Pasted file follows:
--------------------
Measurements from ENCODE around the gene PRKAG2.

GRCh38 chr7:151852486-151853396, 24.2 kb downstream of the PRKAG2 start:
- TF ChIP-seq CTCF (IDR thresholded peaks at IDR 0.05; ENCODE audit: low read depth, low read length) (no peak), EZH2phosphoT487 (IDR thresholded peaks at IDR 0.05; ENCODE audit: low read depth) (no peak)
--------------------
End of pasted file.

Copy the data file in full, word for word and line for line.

Measurements from ENCODE around the gene PRKAG2.

GRCh38 chr7:151852486-151853396, 24.2 kb downstream of the PRKAG2 start:
- TF ChIP-seq CTCF (IDR thresholded peaks at IDR 0.05; ENCODE audit: low read depth, low read length) (no peak), EZH2phosphoT487 (IDR thresholded peaks at IDR 0.05; ENCODE audit: low read depth) (no peak)